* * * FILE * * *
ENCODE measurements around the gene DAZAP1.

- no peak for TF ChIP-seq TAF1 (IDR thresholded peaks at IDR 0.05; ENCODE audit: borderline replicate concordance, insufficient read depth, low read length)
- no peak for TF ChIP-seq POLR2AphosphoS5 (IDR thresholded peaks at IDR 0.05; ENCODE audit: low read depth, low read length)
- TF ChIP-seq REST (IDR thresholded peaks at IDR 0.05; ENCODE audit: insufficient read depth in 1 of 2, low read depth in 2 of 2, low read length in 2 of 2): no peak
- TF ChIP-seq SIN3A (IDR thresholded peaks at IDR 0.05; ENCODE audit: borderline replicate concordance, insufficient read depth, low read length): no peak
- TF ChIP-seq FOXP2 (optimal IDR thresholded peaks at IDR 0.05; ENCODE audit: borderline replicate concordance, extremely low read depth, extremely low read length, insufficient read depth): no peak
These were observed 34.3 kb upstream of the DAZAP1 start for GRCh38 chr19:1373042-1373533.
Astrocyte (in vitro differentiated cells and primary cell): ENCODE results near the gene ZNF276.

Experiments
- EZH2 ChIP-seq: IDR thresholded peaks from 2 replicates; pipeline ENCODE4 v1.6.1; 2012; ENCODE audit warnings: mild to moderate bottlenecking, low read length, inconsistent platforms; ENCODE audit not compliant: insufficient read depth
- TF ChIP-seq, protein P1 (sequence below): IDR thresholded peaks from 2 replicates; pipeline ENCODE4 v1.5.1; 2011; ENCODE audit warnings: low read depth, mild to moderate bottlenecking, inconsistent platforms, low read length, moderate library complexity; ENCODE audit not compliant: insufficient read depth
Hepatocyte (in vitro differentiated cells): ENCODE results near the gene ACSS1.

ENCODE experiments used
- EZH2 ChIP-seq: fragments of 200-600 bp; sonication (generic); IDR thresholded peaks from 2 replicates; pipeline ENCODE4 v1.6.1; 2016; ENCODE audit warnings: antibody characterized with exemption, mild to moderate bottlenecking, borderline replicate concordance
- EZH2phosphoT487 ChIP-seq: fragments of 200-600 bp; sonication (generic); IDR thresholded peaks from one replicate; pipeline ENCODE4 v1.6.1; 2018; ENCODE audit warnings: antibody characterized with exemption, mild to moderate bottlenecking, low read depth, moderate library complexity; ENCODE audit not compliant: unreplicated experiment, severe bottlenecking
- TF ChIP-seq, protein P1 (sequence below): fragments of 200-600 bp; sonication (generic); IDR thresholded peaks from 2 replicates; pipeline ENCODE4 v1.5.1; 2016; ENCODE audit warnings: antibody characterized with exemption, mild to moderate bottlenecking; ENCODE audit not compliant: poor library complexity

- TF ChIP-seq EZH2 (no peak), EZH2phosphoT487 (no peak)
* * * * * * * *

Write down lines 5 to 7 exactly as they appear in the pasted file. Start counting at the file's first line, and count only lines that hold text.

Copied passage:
- TF ChIP-seq SIN3A (IDR thresholded peaks at IDR 0.05; ENCODE audit: borderline replicate concordance, insufficient read depth, low read length): no peak
- TF ChIP-seq FOXP2 (optimal IDR thresholded peaks at IDR 0.05; ENCODE audit: borderline replicate concordance, extremely low read depth, extremely low read length, insufficient read depth): no peak
These were observed 34.3 kb upstream of the DAZAP1 start for GRCh38 chr19:1373042-1373533.